There’s probably more of a case for homophobia when James is told to learn how to perform oral sex on other men as a means of survival but is unable to do it. However, there is a gay character who befriends Darnell who comes off as pretty normal and reasonable rather than a stereotype which I found refreshing. There was precious little mincing by the gay characters in the movie.

After having heard almost nothing but negative reviews for the movie I was pleasantly surprised to find it a lot funnier than I expected with an unexpected strong comedic timing throughout. The jokes flow nicely and the plot, while predictable, at least keeps moving along. The material is fairly crude – although if the movie were bigger at the box office “keistering” might become a thing – but I’ve seen cruder.

This is one of those movies that should be the poster child for not letting critics make up your mind for you. I found it to be positively entertaining and while it doesn’t break new ground, it does at least what it’s meant to do – keep the audience laughing and showcasing two superior talents in Hart and Ferrell who hopefully will team up again after this. Maybe in a movie where their roles are reversed, where Hart is the privileged snob and Ferrell is the street-wise hustler. That’s something I’d pay to see.

REASONS TO GO: Nice chemistry between Hart and Ferrell. Some outrageously funny moments.
REASONS TO STAY: Over-sensitive and too politically correct sorts may find this racist/homophobic. Plot is fairly predictable.
FAMILY VALUES: Crude and sexual humor, graphic nudity, some violence, plenty of foul language and sexual innuendo and some drug use.
TRIVIAL PURSUIT: Will Ferrell is 11 inches taller than Kevin Hart which led to some fairly interesting camera angles in order to make the differential less severe.
CRITICAL MASS: As of 4/7/15: Rotten Tomatoes: 29% positive reviews. Metacritic: 34/100.
COMPARISON SHOPPING: Let’s Go to Jail
FINAL RATING: 6.5/10
NEXT: Furious 7

New Releases for the Week of March 27, 2015


HomeHOME

(DreamWorks) Starring the voices of Jim Parsons, Rihanna, Steve Martin, Jennifer Lopez, Matt Jones, Brian Stepanek, April Lawrence. Directed by Tim Johnson

The Earth has been overrun by an alien race called the Boov who are looking for a new home and have begun relocating humans because they want OURS. Only a plucky young girl, her cat and a banished member of the Boov who destroys everything he comes in contact with are all that stand between us and losing out home. Guess we’d all better start packing our bags.

See the trailer, a clip and a featurette here.
For more on the movie this is the website.
Release Formats: Standard, 3D, IMAX 3D (opens Thursday)
Genre: Animated Feature
Now Playing: Wide Release
Rating: PG (for mild action and some rude humor)

’71

(Roadside Attractions) Jack O’Connell, Richard Dormer, Sean Harris, Sam Reid. During the troubles in Northern Ireland in 1971, a young British soldier is inadvertently left behind in the streets of Belfast during a particularly tense riot. He must find a way to survive in hostile territory while making his way back to his unit, but the IRA want him dead and will take extraordinary measures to make it happen.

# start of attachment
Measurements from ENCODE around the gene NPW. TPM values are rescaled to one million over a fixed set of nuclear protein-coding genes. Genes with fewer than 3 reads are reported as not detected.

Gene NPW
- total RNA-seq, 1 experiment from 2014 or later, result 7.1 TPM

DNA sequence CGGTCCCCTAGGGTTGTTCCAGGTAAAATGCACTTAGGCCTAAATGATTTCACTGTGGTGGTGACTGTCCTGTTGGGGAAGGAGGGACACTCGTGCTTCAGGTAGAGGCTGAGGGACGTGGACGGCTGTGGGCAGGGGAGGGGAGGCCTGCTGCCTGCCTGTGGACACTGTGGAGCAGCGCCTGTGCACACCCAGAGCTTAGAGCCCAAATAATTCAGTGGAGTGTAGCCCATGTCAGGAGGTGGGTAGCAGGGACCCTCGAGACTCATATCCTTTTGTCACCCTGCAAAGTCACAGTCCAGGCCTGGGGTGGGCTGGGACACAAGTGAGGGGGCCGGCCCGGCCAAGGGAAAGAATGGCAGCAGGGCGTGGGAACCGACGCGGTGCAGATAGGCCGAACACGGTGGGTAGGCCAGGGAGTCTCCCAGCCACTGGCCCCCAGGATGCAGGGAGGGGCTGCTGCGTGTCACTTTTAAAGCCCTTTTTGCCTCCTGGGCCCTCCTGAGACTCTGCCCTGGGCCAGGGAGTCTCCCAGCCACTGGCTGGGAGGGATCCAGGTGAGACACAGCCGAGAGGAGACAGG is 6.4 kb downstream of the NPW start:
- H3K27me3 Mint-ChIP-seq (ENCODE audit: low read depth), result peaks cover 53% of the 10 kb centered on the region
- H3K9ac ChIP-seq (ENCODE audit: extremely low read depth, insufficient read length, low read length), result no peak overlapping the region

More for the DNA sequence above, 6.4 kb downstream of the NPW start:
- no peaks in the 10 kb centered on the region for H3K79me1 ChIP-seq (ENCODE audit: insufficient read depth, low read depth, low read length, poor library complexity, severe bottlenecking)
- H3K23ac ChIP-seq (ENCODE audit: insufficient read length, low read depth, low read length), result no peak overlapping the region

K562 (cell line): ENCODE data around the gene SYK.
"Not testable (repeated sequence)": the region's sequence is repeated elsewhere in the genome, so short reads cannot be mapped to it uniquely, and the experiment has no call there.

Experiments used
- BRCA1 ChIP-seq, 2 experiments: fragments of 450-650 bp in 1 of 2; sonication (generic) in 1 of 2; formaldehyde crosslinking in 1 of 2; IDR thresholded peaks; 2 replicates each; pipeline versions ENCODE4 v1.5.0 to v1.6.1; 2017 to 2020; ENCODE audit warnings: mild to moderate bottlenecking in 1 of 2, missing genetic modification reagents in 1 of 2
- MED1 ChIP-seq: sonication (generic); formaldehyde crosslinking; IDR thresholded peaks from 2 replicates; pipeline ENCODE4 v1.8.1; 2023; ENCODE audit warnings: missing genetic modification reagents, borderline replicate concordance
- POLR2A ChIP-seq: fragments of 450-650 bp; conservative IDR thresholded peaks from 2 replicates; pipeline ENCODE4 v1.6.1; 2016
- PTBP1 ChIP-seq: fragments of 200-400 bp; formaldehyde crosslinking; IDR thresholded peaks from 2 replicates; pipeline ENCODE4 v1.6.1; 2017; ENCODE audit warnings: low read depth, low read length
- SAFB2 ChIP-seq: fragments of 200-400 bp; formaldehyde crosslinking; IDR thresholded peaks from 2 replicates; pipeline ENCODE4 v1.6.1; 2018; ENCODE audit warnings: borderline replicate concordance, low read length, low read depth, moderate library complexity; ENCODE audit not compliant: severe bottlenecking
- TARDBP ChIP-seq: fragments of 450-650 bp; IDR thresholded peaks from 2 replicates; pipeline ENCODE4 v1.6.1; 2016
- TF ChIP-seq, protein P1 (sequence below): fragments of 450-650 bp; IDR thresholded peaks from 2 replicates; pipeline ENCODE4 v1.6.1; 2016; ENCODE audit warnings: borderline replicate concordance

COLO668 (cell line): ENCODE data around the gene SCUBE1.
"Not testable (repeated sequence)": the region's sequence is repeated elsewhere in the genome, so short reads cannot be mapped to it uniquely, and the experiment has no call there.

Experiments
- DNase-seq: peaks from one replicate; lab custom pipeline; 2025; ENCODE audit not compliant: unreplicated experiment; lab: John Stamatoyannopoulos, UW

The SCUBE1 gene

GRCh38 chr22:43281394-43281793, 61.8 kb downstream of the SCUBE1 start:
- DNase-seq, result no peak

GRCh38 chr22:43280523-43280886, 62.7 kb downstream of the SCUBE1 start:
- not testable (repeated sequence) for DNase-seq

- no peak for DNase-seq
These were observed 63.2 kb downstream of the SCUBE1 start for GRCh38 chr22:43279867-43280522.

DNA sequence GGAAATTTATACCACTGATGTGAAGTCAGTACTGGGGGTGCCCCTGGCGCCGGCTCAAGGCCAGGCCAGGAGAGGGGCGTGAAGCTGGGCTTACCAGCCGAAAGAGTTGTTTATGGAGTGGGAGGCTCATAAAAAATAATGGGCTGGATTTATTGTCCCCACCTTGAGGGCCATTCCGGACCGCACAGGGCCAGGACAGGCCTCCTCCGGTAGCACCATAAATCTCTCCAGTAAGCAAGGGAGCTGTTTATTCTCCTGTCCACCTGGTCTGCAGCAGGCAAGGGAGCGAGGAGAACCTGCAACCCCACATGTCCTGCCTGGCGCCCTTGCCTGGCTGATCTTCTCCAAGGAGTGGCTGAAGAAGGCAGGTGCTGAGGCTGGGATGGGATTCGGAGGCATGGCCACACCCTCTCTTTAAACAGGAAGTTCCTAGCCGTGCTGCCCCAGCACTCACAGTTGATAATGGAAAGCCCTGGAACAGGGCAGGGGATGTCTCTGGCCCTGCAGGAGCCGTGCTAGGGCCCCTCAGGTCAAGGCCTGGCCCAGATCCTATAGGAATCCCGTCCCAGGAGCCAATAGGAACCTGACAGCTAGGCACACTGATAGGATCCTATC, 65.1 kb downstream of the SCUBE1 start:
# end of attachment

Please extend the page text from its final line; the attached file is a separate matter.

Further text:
See the trailer and clips here.
For more on the movie this is the website.
Release Formats: Standard
Genre: Action
Now Playing: Regal Winter Park Village
Rating: R (for strong violence, disturbing images, and language throughout)

Get Hard

(Warner Brothers) Kevin Hart, Will Ferrell, Craig T. Nelson, Alison Brie. An arrogant hedge fund manager is caught committing fraud and convicted of the crime. Sentenced to do hard time in San Quentin, he turns to the only African-American he knows – who happens to be as law-abiding a citizen as you’re likely to find – to get him ready to survive in prison.

See the trailer, clips, interviews and B-roll video here.
For more on the movie this is the website.
Release Formats: Standard (opens Thursday)
Genre: Comedy
Now Playing: Wide Release
Rating: R (for pervasive crude and sexual content and language, some graphic nudity and drug material)

It Follows

(Radius) Keir Gilchrist, Maika Monroe, Daniel Zovatto, Jake Weary. When a young high school girl engages in a seemingly normal sexual encounter, her life is changed. She begins having disturbing visions and feels that she is being watched and stalked. As she realizes that something horrible is after her and her friends, she must find a way to get the entity that is approaching her out of her life for good.

See the trailer here.
For more on the movie this is the website.
Release Formats: Standard (opens Thursday)
Genre: Horror
Now Playing: Wide Release
Rating: R (for disturbing violent and sexual content including graphic nudity, and language)

Wild Tales

(Sony Classics) Ricardo Darin, Rita Cortese, Nancy Duplaa, Oscar Martinez. Seven tales of ordinary life spiraling out of control and the revenge that is taken by those involved. This was Spain’s official entry into the 2015 Oscar Foreign Language Film category and it ended up on the short list.

See the trailer, clips and an interview here.
For more on the movie this is the website.
Release Formats: Standard
Genre: Dramedy
Now Playing: Enzian Theater
Rating: R (for violence, language and brief sexuality)